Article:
The investment in time and resources that your business puts into recruiting great talent is significant and when you bring that person into the fold, they become much more than just another employee. They become an instrument of your success and you put your trust in them with access to systems and facilities but more importantly and more impactful, they become a part of what makes the culture of your business. In any relationship, personal or professional trust is the most important element.

So how can you really trust that new employee?

The reality is you don’t know them when all you have to go by is your experience or that gut feel. All too frequently companies decide against background checking new employees for reasons from a misguided view that it will save cost to an equally misguided view that it takes too long.

So what’s wrong with trusting your gut? Well trusting your gut isn’t necessarily a terrible idea if you supplement it with other factually based recruitment methodologies.

Are you really that good that you can tell everything you need to know about a person’s performance, behaviour and history from your limited interaction during the hiring process?

You may answer that question, yes, but I don’t think anyone would really believe that.

  • They may have the best CV and totally nail the interviews, however, is the CV what it seems?
  • Do they have some criminal background they haven’t disclosed?
  • Have they the skills and experience they claim?
  •  Or are they just amazing at interviews?

I think we agree, you can’t rely just on your gut but then background checks are expensive – aren’t they? Well, whenever I hear this I try not to snap.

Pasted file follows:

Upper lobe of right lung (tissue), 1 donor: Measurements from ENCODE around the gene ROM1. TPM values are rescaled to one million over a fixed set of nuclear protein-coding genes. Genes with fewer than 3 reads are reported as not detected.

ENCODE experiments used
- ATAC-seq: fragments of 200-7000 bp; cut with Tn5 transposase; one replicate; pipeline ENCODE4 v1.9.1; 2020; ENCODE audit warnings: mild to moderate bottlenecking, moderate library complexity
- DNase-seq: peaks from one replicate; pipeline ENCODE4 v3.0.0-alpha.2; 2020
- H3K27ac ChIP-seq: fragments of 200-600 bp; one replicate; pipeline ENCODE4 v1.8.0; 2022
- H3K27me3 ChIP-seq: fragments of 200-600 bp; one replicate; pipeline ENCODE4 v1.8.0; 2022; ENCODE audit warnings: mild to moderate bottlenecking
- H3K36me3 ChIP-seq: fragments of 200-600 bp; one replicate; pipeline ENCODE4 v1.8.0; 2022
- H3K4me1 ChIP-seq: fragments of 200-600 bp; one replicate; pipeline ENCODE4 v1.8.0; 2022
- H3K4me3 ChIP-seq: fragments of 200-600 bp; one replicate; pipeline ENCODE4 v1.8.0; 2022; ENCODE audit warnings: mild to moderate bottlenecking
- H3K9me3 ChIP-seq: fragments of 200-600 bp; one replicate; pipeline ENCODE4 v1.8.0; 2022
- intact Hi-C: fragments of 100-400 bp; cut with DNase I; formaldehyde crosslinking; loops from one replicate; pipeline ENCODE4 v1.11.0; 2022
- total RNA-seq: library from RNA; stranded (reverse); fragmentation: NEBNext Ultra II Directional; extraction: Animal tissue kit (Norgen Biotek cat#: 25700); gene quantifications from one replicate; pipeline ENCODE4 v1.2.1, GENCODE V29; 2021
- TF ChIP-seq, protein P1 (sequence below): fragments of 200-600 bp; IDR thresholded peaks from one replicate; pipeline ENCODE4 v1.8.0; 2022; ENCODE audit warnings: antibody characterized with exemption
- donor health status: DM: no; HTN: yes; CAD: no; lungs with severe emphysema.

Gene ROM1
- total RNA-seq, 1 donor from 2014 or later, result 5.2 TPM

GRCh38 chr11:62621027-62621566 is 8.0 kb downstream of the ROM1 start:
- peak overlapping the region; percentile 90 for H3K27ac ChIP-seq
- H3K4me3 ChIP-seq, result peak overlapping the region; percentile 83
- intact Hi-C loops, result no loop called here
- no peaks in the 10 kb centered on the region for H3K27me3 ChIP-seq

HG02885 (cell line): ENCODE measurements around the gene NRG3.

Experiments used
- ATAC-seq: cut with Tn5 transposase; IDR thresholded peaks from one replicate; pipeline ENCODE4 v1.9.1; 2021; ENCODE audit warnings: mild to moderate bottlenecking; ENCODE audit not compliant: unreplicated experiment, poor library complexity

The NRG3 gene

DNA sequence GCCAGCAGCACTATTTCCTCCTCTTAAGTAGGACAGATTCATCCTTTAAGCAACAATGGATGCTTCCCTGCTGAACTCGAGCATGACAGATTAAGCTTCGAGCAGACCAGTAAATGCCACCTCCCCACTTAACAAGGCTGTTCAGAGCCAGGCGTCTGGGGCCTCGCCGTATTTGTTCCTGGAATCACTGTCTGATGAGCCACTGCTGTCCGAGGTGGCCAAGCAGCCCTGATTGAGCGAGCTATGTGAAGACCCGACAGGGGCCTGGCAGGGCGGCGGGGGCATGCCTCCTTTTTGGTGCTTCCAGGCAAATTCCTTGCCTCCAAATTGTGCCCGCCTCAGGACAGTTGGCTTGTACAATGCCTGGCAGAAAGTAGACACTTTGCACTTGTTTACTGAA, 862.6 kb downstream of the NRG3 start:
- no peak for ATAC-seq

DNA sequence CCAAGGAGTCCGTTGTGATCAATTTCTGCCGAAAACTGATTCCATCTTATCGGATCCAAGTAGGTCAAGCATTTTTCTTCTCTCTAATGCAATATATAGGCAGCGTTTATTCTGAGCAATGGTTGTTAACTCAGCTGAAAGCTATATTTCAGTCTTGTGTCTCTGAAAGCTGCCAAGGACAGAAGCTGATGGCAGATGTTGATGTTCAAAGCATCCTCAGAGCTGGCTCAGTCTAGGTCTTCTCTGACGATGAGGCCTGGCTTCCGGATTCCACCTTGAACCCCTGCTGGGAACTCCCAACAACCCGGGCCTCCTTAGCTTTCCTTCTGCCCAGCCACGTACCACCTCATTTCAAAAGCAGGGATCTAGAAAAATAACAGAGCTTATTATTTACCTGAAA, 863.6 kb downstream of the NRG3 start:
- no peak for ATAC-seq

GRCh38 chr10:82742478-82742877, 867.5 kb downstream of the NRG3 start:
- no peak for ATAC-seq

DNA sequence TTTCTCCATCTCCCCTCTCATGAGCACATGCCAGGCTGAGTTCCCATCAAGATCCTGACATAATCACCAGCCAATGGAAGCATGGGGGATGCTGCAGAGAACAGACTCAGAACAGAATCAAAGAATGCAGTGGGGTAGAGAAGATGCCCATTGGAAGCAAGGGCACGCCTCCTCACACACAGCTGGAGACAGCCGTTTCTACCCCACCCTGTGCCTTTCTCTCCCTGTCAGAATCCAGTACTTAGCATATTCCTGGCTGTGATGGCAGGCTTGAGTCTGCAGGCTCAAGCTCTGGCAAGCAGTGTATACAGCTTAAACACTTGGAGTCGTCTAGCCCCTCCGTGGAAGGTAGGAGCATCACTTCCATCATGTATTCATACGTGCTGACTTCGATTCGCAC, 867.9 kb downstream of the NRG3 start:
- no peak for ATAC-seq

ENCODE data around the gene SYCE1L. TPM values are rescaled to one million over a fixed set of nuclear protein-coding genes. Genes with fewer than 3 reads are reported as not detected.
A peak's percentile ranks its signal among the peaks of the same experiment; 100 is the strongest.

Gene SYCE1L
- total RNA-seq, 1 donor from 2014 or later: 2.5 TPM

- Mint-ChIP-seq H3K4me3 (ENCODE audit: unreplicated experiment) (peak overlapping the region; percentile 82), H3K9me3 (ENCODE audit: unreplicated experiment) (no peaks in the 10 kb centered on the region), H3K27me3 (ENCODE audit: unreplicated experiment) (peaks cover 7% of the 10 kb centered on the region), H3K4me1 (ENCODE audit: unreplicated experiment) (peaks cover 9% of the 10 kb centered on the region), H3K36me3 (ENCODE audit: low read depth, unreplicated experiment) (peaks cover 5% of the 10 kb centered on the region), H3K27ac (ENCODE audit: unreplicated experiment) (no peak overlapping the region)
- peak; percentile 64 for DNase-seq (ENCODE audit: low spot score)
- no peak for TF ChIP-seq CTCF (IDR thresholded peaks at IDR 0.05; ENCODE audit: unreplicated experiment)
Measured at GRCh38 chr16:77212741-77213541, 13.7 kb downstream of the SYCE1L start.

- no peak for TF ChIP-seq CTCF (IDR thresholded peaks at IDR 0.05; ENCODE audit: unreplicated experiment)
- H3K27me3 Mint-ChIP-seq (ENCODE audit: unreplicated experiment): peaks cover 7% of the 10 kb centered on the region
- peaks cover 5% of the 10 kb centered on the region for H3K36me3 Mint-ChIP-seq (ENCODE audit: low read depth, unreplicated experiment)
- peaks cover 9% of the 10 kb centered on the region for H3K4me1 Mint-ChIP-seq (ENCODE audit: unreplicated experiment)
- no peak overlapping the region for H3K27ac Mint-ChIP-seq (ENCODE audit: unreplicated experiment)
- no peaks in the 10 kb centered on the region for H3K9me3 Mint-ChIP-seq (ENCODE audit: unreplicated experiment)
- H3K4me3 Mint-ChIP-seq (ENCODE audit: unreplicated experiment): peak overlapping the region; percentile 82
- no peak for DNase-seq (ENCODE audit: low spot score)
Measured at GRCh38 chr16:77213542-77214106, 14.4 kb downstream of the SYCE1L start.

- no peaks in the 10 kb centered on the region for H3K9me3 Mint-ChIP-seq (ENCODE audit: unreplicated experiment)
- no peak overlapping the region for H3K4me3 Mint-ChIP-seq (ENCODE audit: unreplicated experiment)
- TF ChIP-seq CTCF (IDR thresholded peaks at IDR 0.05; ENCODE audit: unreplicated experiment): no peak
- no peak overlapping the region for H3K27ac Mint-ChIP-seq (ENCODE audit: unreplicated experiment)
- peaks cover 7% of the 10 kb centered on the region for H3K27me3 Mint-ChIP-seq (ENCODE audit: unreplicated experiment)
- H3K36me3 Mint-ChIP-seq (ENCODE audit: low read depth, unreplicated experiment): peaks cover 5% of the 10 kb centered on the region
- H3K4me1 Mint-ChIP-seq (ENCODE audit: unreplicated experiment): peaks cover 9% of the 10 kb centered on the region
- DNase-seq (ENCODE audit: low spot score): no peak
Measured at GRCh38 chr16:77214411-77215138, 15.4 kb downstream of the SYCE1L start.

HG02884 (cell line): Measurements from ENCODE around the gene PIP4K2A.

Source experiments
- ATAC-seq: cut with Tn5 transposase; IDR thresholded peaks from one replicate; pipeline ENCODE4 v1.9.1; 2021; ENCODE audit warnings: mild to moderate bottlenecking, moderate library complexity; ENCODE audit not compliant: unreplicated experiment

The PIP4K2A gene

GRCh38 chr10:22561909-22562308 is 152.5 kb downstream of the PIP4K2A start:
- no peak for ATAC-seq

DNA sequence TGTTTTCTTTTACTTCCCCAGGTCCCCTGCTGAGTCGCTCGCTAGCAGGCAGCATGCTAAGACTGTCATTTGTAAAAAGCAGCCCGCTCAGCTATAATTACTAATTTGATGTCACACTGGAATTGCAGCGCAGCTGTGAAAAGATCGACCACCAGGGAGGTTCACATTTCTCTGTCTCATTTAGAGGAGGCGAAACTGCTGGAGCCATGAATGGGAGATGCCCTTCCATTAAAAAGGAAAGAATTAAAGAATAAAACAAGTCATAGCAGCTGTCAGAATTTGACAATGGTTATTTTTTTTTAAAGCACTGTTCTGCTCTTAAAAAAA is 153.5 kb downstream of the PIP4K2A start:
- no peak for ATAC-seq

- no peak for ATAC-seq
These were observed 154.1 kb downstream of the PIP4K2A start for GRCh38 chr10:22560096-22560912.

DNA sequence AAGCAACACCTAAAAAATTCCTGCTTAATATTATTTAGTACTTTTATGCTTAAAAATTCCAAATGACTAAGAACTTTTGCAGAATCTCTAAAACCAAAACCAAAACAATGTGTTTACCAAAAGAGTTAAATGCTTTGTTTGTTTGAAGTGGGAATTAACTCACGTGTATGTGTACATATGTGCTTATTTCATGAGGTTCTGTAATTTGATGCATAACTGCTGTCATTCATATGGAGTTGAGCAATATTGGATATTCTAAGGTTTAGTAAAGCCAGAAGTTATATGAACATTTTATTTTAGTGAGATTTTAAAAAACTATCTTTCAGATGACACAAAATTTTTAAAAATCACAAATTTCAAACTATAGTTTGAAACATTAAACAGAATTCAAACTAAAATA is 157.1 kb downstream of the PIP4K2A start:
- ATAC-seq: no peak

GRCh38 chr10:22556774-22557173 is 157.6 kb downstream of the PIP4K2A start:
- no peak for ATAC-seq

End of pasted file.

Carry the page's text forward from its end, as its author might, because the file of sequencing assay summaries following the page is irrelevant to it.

Let’s for a moment ignore the costs of a bad hire; lets ignore lowered morale and productivity of existing team members; lets ignore the possibility of internal fraud; lets ignore internal management cost of a bad hire. Let’s just consider one element of the recruitment process. Oxford Economics research shows that just the logistical cost of recruiting a new employee is on average £5,433 (if we include a few of the factors above, referred to as the cost of lost output that rises to a staggering £30,614.) Now tell me again, that £50-£100 to carry out a background check on an employee is too expensive!

Recently someone said to me “I find out what I need to know through their social media”.

Well I’m not going to even go into that here, that’s a whole other rant from me all together. I will blog separately about that, but in the meantime answer me this…..

Where in your equality and discrimination policies could anything justify you or your hiring managers using sources that contains information on your candidates age, race, sexual orientation, religion etc. feature in your recruitment decision?

Matt Armstrong – Managing Director of Giant Group